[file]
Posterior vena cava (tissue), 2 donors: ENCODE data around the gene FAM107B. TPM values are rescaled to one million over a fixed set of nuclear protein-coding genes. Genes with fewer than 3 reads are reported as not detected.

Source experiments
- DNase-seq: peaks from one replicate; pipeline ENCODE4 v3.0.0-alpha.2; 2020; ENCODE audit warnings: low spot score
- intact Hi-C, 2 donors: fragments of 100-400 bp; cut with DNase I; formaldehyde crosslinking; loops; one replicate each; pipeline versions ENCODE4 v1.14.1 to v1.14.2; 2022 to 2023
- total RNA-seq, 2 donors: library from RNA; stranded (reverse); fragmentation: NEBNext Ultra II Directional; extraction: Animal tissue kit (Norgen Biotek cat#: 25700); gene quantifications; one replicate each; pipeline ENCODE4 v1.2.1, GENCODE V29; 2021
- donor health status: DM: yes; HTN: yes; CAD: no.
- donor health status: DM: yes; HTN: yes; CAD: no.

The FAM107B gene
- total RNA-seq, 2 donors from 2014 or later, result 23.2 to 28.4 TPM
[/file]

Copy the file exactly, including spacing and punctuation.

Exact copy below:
Posterior vena cava (tissue), 2 donors: ENCODE data around the gene FAM107B. TPM values are rescaled to one million over a fixed set of nuclear protein-coding genes. Genes with fewer than 3 reads are reported as not detected.

Source experiments
- DNase-seq: peaks from one replicate; pipeline ENCODE4 v3.0.0-alpha.2; 2020; ENCODE audit warnings: low spot score
- intact Hi-C, 2 donors: fragments of 100-400 bp; cut with DNase I; formaldehyde crosslinking; loops; one replicate each; pipeline versions ENCODE4 v1.14.1 to v1.14.2; 2022 to 2023
- total RNA-seq, 2 donors: library from RNA; stranded (reverse); fragmentation: NEBNext Ultra II Directional; extraction: Animal tissue kit (Norgen Biotek cat#: 25700); gene quantifications; one replicate each; pipeline ENCODE4 v1.2.1, GENCODE V29; 2021
- donor health status: DM: yes; HTN: yes; CAD: no.
- donor health status: DM: yes; HTN: yes; CAD: no.

The FAM107B gene
- total RNA-seq, 2 donors from 2014 or later, result 23.2 to 28.4 TPM